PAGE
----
In the later rounds of last month’s draft, the Seahawks selected quarterback Mike Teel (sixth round) and safety Courtney Greene (seventh round), both from Rutgers University.
Keith Sargeant, a staff writer for the Home News Tribune, has served as the Scarlet Knights’ football beat writer since 2006. He also contributes to Scarlet Scuttlebutt, a blog dedicated to Rutgers athletics.
Mr. Sargeant was kind enough to offer his perspective of the two new Seahawks:
I truly think both Mike Teel and Courtney Greene have legitimate shots at making the team out of camp. It’s funny because Rutgers players tend to stick once they get into NFL camps. The last three Super Bowl champs — Indianapolis (LB Gary Bracket), the New York Giants (C Shaun O’Hara) and Pittsburgh (RG Darnell Stapleton) — have all featured a starter who went undrafted out of Rutgers. There are some theories as to why that is, but it’s probably a credit to Rutgers coach Greg Schiano more than anything else. He recruits players to a certain mindset, and I think Courtney Greene and especially Mike Teel share that mentality which is big.
Teel’s not going to ‘wow’ anybody with his physical attributes but he has above-average arm strength and fits the mold of an NFL pocket QB. His statistics speak for themselves, but what I found interesting about his career is how much he cut down on his interceptions after struggling with his accuracy through his first two seasons. He ran a Pro-style offense for three years at Rutgers, and I don’t think the NFL lifeline passes (15-yard outs) will be a problem with Teel.
More than anything, I believe he possesses the mental makeup to win a No. 3 job in camp. The Rutgers coaches — Schiano and former offensive coordinator John McNulty — both consider him a film junkie who grasps the playbook better than any signal caller they’ve been around. Even this spring, with Teel gone and a couple of unproven QBs trying to succeed him, Schiano told me following a scrimmage that Teel was a master at all the pre-snap checks. To quote Schiano directly, “It’s so hard to effectively quarterback, there’s so much to it. It’s more than when you see the guy throw the pass. He’s gotta do everything, he’s gotta get it in the right play. That’s why when we used to talk about Mike all the time, he’d go like 27 of 28 in checks (at the line of scrimmage). If he missed one, it was odd. Those are things that nobody knows happens.”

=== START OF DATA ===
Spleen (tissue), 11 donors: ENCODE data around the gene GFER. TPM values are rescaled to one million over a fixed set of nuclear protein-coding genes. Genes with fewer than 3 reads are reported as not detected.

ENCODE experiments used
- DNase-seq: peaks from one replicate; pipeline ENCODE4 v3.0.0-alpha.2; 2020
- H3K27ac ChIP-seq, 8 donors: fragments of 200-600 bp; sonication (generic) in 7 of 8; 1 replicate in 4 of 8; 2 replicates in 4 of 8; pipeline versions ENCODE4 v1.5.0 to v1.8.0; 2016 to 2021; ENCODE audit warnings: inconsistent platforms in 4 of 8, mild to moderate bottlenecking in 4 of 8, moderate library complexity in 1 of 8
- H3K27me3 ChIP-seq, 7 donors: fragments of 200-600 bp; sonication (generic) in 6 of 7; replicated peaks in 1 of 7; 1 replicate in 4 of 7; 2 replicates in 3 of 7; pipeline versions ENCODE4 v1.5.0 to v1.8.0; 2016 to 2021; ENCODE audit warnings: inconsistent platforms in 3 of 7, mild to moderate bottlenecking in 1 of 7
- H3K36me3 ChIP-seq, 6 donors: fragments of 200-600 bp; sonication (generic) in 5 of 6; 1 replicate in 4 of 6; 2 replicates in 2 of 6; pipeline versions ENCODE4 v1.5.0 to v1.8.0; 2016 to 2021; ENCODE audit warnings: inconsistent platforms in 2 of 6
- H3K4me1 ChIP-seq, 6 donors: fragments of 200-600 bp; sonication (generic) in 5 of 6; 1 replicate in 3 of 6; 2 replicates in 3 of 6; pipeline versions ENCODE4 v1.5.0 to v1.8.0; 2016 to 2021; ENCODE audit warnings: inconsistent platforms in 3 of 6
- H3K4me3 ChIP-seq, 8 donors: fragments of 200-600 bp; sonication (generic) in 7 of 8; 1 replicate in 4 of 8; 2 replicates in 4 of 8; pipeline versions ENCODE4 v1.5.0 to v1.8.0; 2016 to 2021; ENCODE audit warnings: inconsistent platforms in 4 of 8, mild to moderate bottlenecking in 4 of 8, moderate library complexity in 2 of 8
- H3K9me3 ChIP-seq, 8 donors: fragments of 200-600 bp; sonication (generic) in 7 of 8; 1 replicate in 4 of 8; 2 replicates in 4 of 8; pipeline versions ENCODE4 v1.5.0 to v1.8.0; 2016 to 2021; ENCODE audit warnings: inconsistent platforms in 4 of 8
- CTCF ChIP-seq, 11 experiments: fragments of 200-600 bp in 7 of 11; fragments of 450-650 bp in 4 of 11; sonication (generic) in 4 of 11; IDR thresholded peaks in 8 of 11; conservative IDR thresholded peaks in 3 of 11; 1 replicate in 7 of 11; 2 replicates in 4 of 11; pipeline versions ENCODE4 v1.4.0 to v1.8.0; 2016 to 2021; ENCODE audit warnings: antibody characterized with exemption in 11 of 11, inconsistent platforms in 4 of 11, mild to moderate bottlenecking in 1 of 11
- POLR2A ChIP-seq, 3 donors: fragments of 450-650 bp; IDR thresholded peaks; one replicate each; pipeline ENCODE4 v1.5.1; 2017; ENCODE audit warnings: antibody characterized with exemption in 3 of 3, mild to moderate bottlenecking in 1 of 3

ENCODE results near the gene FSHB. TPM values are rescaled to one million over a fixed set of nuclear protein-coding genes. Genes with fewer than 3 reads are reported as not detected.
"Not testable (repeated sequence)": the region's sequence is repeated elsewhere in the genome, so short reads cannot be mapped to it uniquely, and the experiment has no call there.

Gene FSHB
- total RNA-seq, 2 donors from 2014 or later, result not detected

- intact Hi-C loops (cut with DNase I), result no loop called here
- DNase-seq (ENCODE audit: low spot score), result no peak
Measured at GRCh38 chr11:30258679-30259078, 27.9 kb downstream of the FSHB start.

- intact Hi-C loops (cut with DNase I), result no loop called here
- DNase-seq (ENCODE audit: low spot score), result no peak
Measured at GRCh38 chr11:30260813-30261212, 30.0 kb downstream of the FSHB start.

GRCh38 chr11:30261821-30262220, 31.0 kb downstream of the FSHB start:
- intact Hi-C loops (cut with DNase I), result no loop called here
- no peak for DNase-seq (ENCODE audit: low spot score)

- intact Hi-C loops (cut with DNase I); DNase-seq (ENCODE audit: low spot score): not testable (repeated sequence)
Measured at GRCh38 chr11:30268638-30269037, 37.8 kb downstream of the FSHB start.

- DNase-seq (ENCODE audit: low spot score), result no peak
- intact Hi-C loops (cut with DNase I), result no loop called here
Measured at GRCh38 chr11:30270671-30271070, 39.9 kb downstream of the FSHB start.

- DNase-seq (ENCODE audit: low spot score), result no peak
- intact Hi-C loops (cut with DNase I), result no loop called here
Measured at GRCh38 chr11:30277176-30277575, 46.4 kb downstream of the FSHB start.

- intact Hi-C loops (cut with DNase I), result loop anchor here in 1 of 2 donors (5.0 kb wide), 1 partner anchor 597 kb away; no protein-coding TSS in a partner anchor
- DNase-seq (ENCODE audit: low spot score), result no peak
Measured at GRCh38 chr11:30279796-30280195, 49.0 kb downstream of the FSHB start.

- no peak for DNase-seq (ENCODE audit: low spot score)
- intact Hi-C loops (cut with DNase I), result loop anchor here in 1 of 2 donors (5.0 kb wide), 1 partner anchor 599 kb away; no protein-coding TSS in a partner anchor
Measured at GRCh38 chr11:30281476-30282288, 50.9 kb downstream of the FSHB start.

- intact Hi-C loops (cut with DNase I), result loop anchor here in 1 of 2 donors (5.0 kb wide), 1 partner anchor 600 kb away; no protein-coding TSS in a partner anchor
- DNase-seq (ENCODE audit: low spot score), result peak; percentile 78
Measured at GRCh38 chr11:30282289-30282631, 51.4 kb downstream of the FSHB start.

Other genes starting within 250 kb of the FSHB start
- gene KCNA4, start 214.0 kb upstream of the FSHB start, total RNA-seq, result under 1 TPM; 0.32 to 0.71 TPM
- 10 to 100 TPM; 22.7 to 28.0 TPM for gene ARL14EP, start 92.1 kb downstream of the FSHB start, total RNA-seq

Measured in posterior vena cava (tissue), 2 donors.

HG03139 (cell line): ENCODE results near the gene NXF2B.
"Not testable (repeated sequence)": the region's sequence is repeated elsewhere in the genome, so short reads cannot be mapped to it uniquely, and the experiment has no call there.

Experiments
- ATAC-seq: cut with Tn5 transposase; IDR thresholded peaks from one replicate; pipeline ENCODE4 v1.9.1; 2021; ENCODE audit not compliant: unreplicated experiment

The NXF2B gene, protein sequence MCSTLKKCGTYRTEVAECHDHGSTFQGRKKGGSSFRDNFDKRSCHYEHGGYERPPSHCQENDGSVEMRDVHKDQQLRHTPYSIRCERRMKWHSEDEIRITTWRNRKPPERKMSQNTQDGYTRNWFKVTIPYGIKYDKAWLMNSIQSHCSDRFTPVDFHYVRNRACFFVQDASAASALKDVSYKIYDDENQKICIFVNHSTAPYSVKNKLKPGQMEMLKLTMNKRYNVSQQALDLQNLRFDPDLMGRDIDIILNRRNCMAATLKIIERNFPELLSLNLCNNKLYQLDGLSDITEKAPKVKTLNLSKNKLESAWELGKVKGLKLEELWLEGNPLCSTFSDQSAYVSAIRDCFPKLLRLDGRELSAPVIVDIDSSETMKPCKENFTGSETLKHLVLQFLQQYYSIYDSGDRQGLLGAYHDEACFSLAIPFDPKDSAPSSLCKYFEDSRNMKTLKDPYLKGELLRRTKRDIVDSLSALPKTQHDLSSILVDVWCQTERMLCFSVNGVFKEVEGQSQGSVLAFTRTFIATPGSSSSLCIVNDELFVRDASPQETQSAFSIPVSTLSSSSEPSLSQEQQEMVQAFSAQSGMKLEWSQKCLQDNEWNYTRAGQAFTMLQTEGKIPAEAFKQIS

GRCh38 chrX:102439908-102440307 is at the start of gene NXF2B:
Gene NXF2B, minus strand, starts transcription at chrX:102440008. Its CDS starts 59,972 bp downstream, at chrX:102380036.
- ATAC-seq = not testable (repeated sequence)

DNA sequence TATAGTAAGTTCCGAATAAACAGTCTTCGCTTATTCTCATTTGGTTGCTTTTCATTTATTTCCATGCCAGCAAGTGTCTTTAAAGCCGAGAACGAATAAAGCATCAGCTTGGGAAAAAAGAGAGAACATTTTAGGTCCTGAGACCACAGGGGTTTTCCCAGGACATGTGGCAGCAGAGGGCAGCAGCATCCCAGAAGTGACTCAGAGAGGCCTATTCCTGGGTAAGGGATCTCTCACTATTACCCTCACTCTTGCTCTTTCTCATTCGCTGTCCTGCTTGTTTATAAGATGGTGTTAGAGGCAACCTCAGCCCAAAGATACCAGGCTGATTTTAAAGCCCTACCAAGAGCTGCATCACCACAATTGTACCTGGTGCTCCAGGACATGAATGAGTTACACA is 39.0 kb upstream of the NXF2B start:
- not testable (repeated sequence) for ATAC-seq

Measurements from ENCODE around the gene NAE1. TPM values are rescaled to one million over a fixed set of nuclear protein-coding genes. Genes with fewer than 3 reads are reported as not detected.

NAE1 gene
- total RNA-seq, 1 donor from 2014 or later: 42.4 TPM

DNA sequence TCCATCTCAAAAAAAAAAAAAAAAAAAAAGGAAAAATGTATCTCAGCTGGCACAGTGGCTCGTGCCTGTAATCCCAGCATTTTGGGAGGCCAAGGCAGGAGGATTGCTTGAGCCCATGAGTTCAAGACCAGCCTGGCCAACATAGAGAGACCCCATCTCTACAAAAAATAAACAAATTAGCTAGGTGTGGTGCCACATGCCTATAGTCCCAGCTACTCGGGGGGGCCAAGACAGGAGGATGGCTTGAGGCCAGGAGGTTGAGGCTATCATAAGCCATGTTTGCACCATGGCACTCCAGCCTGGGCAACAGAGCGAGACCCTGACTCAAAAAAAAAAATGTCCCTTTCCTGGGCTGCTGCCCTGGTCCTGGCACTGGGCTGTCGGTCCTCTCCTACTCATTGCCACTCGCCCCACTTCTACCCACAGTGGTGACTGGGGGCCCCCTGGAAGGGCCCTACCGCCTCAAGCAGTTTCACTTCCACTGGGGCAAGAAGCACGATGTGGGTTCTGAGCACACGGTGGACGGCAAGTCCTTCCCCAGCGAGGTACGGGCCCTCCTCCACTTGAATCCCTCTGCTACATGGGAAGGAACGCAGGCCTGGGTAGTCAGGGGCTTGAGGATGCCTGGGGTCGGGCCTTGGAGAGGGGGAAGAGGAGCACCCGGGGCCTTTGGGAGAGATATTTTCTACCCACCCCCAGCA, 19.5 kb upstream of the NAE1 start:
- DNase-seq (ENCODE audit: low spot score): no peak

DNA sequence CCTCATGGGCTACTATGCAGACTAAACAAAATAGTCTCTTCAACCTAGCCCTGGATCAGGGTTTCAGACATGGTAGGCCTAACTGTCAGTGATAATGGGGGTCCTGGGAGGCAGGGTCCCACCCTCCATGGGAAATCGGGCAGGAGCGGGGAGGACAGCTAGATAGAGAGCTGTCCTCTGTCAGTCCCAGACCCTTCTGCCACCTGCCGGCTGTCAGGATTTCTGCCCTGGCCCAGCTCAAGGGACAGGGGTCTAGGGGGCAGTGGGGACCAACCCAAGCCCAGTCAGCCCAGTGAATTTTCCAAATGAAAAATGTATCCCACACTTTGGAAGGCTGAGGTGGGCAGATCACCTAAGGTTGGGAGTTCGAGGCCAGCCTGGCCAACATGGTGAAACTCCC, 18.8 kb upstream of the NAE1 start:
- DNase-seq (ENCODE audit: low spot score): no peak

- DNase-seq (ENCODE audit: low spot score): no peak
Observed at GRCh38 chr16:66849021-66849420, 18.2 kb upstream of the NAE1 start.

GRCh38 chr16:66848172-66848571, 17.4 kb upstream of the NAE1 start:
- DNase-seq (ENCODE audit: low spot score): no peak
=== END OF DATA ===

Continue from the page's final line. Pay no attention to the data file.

Bottom line is I think Mike Teel certainly can hold a clipboard as a third-string QB in the NFL. Is he the heir apparent to Matt Hasselbeck? That I’m not sure yet, but I do think he’ll have a career in the NFL.
Had Courtney Greene come out after his junior year several scouts told me at the time he probably would’ve been taken in the first three rounds. That is to say he probably cost himself quite a bit with a senior campaign that was uneven at best. After struggling mightily in deep coverage in some early games — losses to Fresno State and North Carolina, to name two — he picked it up late and actually resembled the Courtney Greene who consistently was among the Big East’s tackler leaders his first three seasons during Rutgers’ 7-game winning streak to close the season.
Certainly there weren’t many college free safeties who hit harder than Courtney Greene, so he’ll probably turn some heads with his hitting ability in camp. Bottom line is I think talent-wise, it’s probably a steal getting Greene where Seattle did and it wouldn’t shock me if he made the team based on that potential. But there is a reason why he almost went undrafted; his overall body of work this past season was below the standards he set through his first three years. Seventh-round safeties also need to shine on special teams and he doesn’t have a ton on return coverage experience on his resume either.
Topics: Courtney Greene, Home News Tribune, Keith Sargeant, Mike Teel, New Brunswick, New Jersey, NFL Draft, Quarterback, Rutgers, Rutgers University, Safety, Scarlet Knights, Scarlet Scuttlebutt, Seattle Seahawks, Seventh Round, Sixth Round, Tim Ruskell